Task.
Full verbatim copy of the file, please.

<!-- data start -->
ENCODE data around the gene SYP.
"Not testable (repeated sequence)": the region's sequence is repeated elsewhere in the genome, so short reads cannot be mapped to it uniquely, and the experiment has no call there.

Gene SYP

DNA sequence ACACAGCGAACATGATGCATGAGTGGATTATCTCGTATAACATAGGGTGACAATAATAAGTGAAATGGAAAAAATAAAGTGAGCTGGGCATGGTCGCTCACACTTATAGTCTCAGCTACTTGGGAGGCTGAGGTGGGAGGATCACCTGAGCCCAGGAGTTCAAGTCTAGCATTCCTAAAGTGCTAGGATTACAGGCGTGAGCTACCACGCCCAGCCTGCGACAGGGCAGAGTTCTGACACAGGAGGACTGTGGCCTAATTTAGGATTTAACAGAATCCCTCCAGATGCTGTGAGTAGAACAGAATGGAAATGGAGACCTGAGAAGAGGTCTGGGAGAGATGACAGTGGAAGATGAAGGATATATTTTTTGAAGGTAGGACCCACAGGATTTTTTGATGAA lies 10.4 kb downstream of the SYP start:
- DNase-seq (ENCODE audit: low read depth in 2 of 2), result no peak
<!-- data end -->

ENCODE data around the gene SYP.
"Not testable (repeated sequence)": the region's sequence is repeated elsewhere in the genome, so short reads cannot be mapped to it uniquely, and the experiment has no call there.

Gene SYP

DNA sequence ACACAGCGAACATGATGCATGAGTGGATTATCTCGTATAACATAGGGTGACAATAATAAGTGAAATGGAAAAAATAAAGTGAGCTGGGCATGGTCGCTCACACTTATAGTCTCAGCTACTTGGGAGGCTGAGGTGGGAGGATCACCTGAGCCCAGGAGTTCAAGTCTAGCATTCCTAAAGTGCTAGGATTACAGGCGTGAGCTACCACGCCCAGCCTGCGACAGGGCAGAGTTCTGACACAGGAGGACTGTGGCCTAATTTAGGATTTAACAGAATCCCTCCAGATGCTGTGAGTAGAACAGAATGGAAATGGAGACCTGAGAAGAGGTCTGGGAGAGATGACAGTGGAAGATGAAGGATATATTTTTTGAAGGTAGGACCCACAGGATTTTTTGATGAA lies 10.4 kb downstream of the SYP start:
- DNase-seq (ENCODE audit: low read depth in 2 of 2), result no peak